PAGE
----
Without Cousins, the Eagles would be overrun in the final quarter by the Power, which won by three points despite not having a player kick more than one major for the match.

The Power’s win progressed them to a home preliminary final, while the Eagles’ premiership defence (and, to some extent, golden era) would come to an end by way of an extra-time loss to Collingwood in the semi-final.


2017 grand final: Richmond 16.12 (108) defeated Adelaide Crows 8.12 (60)
Given the current state of events surrounding the ongoing COVID-19 pandemic, you couldn’t fault Richmond supporters for thinking their 2017 premiership seemed like a lifetime ago.

It was on September 30, 2017 when the Tigers ended a 37-year premiership drought by thrashing the Adelaide Crows by 48 points in the grand final.

Going into the new season, the club hadn’t won a flag since 1980 and had finished the previous season – which ended in an embarrassing 113-point loss to the Sydney Swans at the SCG – in 13th place on the ladder.

By contrast, the Crows had to defy adversity to reach the second week of the finals in 2016 – but like the Tigers, they also had their premiership hopes dashed by way of a semi-final loss to the Swans in Sydney.

Don Pyke’s side had dominated the minor premiership, never finishing any round below second place on the ladder and possessing the AFL’s best offence, regularly kicking scores of over 100 at will.

But the men from West Lakes couldn’t deliver when it mattered most, registering their lowest score for the year as they wilted under the pressure of the yellow and black machine led by captain Trent Cotchin, Dustin Martin, Jack Riewoldt and co.

Trent Cotchin Richmond Tigers AFL 2017

Trent Cotchin of the Tigers (Photo by Michael Dodge/Getty Images)

The Crows started impressively, leading by 11 points at quarter-time, but would only register another four majors thereafter as the heavily-supported Tigers went on a rampage for the remainder of the match, eventually capturing their 11th premiership.


The sight of CEO Brendon Gale and club legend Matthew Richardson breaking down in the stands as full-time loomed will also forever stay in the memories of the yellow and black faithful, many of whom weren’t even born when the club last saluted in 1980.

Martin would later end up being named the Norm Smith Medallist, capping off a dominant year for the midfielder who became the first player in league history to win a Brownlow Medal, Norm Smith Medal and premiership medallion in the same calendar year.

The Tigers would capture another flag not soon after, thrashing grand final novices the GWS Giants by 89 points last year to claim their 12th premiership.

Round 2, 2019: Gold Coast Suns 7.19 (61) defeated Fremantle 8.10 (58)
Despite fears that the Gold Coast Suns might not win a single game last year, Stuart Dew’s side managed to pull off a major surprise when they defeated Fremantle by three points at Metricon Stadium in Round 2.

The Suns had lost their season-opening match against St Kilda by just a solitary point at Marvel Stadium, while the Dockers had started the year with a bang, thrashing North Melbourne at home by 82 points.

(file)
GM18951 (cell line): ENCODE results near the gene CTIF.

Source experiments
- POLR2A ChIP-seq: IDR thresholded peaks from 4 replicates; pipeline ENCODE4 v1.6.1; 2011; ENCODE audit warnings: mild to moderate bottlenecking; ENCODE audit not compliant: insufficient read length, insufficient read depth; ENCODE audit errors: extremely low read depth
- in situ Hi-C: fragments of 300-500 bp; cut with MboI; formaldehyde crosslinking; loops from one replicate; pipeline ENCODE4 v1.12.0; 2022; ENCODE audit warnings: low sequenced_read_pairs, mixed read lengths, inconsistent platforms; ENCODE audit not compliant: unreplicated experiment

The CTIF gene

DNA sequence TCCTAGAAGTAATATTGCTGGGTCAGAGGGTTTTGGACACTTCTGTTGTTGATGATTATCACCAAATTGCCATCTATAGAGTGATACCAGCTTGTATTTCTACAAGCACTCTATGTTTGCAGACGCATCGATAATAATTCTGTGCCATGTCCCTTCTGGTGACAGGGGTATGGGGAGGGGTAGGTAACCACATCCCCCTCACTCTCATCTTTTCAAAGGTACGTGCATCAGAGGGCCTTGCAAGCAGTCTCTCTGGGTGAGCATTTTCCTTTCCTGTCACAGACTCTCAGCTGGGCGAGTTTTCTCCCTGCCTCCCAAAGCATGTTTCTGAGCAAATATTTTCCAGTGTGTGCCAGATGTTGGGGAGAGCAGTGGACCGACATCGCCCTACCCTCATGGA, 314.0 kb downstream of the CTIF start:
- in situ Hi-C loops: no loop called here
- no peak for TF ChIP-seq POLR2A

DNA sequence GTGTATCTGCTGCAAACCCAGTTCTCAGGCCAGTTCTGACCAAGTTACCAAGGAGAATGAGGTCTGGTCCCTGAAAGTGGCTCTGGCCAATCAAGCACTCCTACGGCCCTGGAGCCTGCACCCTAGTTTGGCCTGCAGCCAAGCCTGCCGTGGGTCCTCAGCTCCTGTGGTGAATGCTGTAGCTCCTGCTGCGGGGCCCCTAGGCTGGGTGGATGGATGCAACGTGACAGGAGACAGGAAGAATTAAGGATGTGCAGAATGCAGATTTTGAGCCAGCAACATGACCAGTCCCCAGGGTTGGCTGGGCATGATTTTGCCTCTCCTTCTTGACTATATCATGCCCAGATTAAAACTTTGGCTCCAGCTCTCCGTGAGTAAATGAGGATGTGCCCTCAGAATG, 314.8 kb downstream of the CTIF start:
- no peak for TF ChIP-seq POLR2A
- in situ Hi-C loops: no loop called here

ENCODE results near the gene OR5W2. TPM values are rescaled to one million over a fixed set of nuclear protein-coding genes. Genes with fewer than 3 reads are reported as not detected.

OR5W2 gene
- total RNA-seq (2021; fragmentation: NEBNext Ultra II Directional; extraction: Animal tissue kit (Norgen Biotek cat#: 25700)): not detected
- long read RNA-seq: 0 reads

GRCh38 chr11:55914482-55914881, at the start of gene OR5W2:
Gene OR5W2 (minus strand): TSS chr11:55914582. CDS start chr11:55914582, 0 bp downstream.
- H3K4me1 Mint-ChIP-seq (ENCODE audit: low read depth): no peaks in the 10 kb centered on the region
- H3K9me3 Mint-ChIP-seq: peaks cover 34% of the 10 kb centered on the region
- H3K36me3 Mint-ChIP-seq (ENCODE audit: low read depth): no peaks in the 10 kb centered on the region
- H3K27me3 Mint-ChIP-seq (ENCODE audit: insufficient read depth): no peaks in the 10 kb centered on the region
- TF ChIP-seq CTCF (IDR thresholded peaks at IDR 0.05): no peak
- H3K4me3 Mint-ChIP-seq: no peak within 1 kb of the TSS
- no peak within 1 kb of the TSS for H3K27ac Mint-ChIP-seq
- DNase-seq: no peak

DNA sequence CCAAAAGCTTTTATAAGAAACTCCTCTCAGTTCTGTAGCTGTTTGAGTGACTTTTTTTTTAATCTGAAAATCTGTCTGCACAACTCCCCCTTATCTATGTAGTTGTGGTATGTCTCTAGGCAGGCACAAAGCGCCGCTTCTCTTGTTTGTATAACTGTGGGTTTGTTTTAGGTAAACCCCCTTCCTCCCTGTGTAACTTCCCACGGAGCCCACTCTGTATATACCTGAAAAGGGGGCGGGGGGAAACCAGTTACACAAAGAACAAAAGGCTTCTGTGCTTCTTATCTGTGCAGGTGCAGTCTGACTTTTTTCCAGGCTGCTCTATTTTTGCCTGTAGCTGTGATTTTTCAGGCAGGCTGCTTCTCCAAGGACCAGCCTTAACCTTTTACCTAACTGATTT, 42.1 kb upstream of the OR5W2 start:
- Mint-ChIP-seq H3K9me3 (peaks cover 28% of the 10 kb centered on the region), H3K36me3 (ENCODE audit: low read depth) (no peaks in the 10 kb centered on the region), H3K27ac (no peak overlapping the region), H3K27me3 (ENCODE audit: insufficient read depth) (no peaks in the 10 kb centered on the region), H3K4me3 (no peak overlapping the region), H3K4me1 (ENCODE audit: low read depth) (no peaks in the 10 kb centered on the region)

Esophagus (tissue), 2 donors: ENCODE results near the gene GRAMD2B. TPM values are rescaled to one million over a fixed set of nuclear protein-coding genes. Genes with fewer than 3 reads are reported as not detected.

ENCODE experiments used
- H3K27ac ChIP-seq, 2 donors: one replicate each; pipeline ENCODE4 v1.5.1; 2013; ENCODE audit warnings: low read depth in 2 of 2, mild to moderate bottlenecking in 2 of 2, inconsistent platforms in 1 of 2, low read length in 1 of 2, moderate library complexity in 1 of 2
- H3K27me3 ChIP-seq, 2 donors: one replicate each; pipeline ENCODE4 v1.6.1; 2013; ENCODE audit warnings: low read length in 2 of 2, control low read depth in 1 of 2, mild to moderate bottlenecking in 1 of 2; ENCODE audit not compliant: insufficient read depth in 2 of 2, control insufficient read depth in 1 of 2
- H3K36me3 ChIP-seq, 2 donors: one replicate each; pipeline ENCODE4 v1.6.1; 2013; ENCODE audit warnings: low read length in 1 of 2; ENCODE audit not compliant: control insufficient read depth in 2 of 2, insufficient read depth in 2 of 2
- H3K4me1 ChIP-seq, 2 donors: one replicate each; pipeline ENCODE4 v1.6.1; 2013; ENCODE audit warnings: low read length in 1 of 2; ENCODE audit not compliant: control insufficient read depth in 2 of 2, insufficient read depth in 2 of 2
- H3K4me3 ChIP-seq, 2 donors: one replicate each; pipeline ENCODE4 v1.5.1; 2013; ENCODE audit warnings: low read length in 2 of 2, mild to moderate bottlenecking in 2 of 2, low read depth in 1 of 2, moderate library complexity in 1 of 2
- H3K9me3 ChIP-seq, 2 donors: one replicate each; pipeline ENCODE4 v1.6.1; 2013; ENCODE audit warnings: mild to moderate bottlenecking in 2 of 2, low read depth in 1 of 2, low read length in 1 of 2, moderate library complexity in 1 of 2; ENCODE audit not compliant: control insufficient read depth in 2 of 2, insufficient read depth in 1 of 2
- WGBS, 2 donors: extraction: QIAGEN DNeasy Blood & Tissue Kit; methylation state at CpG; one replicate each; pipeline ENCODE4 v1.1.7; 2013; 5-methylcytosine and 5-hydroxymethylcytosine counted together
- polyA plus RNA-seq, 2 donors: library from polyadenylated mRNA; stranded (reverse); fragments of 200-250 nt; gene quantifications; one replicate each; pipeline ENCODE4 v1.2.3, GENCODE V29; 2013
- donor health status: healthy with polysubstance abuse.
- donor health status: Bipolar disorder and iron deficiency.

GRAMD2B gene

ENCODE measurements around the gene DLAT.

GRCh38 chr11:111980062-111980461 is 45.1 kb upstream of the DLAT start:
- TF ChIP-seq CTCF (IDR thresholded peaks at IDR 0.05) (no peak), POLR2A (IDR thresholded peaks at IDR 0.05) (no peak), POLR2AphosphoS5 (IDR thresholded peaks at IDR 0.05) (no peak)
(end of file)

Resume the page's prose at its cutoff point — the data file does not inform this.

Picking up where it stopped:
But the men from the holiday strip would throw the script out the window, with Alex Sexton kicking four goals to take a surprise lead in the Coleman Medal and ex-Docker Sam Collins taking an intercept mark at the death to win the game for his new side.

In front of a crowd of just over 10,000, a tightly contested first half in which both teams kicked four goals apiece saw the home side take a slender three-point lead into halftime.


Stuart Dew’s side appeared to throw the game away when they kicked eight behinds to the Dockers’ three goals in the third quarter to trail by nine points at three-quarter-time.

But just as it seemed the Dockers would run away with the game, the Suns would keep them on a leash in the final quarter, kicking three goals to one to eventually register a three-point win – marking their first victory since Round 18 the previous year.

It was the first in a string of three consecutive wins the men from the holiday strip would enjoy, after which they would lose their final 18 games of the season to finish with their second wooden spoon.

Round 15, 2019: Essendon 12.5 (77) defeated GWS Giants 10.11 (71)
One of the games of the 2019 season came in Round 15 when Essendon came from 19 points down in the final quarter to edge out the GWS Giants in this Thursday night thriller at Marvel Stadium.

The Bombers went into their return home fixture looking to avenge the 72-point thrashing they copped at Giants Stadium in Round 1, a result which saw the club come under massive scrutiny from all corners of the media in the week that followed.


There would be no repeat of that horror show from the Bombers, who kicked the first goal of the match through ex-Giant Dylan Shiel and led by 12 points at the first change of ends.

However, the Giants would hit back in the second quarter, with future captain Stephen Coniglio gathering 14 disposals and Jeremy Cameron kicking a goal to give the visitors a one-point lead at halftime.

And when Toby Greene goalled in the final quarter to give his side a 19-point lead, the Giants appeared all but home.

But the Bombers would not wilt, kicking five of the last six goals to win by six points, with Cale Hooker kicking the match-winning goal at the death.

However, the goal to Shaun McKernan that levelled the scores beforehand did not come without controversy, with the replay suggesting that it was touched off the boot by Giants defender Adam Kennedy.

Former Brisbane Lions forward Jonathan Brown labelled it “the biggest embarrassment in our game since Meat Loaf sang before the [2011] grand final”.

The win reignited the Bombers’ finals hopes, but their recent September flops would come back to haunt them as they lost to the West Coast Eagles by 55 points in the elimination final.